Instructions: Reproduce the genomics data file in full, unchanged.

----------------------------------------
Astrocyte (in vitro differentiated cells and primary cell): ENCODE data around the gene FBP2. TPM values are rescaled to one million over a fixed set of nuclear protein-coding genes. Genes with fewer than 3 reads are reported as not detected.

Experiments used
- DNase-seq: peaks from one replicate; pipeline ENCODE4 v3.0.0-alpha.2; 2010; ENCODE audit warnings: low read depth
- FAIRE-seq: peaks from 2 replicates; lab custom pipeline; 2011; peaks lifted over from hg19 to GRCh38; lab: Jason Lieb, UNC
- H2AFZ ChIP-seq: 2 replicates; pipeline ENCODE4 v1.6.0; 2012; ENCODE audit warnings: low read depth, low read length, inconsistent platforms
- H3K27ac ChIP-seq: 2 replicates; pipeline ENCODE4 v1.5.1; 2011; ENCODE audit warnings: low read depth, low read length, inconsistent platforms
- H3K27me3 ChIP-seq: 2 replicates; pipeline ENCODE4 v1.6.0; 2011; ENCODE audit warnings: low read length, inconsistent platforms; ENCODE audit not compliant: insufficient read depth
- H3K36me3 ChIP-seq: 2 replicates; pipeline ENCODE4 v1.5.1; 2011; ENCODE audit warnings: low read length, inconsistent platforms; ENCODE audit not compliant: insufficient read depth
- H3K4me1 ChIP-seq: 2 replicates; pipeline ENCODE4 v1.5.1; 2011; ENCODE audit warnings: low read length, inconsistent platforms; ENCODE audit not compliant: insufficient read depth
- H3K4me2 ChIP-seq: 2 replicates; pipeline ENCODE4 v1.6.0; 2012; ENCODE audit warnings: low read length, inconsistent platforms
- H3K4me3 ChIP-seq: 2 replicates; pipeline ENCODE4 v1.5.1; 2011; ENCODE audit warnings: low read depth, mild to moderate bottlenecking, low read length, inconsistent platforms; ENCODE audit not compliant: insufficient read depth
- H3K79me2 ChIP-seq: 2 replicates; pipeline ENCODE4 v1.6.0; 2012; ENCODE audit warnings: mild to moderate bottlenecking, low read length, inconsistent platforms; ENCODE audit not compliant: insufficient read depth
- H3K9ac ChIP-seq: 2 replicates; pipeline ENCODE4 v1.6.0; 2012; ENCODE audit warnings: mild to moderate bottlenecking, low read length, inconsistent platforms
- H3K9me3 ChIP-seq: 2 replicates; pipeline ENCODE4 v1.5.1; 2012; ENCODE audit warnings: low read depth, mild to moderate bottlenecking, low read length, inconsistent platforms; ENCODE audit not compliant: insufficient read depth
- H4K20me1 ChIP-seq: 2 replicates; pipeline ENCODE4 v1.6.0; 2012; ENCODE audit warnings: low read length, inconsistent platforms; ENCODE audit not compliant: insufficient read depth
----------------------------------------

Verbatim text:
Astrocyte (in vitro differentiated cells and primary cell): ENCODE data around the gene FBP2. TPM values are rescaled to one million over a fixed set of nuclear protein-coding genes. Genes with fewer than 3 reads are reported as not detected.

Experiments used
- DNase-seq: peaks from one replicate; pipeline ENCODE4 v3.0.0-alpha.2; 2010; ENCODE audit warnings: low read depth
- FAIRE-seq: peaks from 2 replicates; lab custom pipeline; 2011; peaks lifted over from hg19 to GRCh38; lab: Jason Lieb, UNC
- H2AFZ ChIP-seq: 2 replicates; pipeline ENCODE4 v1.6.0; 2012; ENCODE audit warnings: low read depth, low read length, inconsistent platforms
- H3K27ac ChIP-seq: 2 replicates; pipeline ENCODE4 v1.5.1; 2011; ENCODE audit warnings: low read depth, low read length, inconsistent platforms
- H3K27me3 ChIP-seq: 2 replicates; pipeline ENCODE4 v1.6.0; 2011; ENCODE audit warnings: low read length, inconsistent platforms; ENCODE audit not compliant: insufficient read depth
- H3K36me3 ChIP-seq: 2 replicates; pipeline ENCODE4 v1.5.1; 2011; ENCODE audit warnings: low read length, inconsistent platforms; ENCODE audit not compliant: insufficient read depth
- H3K4me1 ChIP-seq: 2 replicates; pipeline ENCODE4 v1.5.1; 2011; ENCODE audit warnings: low read length, inconsistent platforms; ENCODE audit not compliant: insufficient read depth
- H3K4me2 ChIP-seq: 2 replicates; pipeline ENCODE4 v1.6.0; 2012; ENCODE audit warnings: low read length, inconsistent platforms
- H3K4me3 ChIP-seq: 2 replicates; pipeline ENCODE4 v1.5.1; 2011; ENCODE audit warnings: low read depth, mild to moderate bottlenecking, low read length, inconsistent platforms; ENCODE audit not compliant: insufficient read depth
- H3K79me2 ChIP-seq: 2 replicates; pipeline ENCODE4 v1.6.0; 2012; ENCODE audit warnings: mild to moderate bottlenecking, low read length, inconsistent platforms; ENCODE audit not compliant: insufficient read depth
- H3K9ac ChIP-seq: 2 replicates; pipeline ENCODE4 v1.6.0; 2012; ENCODE audit warnings: mild to moderate bottlenecking, low read length, inconsistent platforms
- H3K9me3 ChIP-seq: 2 replicates; pipeline ENCODE4 v1.5.1; 2012; ENCODE audit warnings: low read depth, mild to moderate bottlenecking, low read length, inconsistent platforms; ENCODE audit not compliant: insufficient read depth
- H4K20me1 ChIP-seq: 2 replicates; pipeline ENCODE4 v1.6.0; 2012; ENCODE audit warnings: low read length, inconsistent platforms; ENCODE audit not compliant: insufficient read depth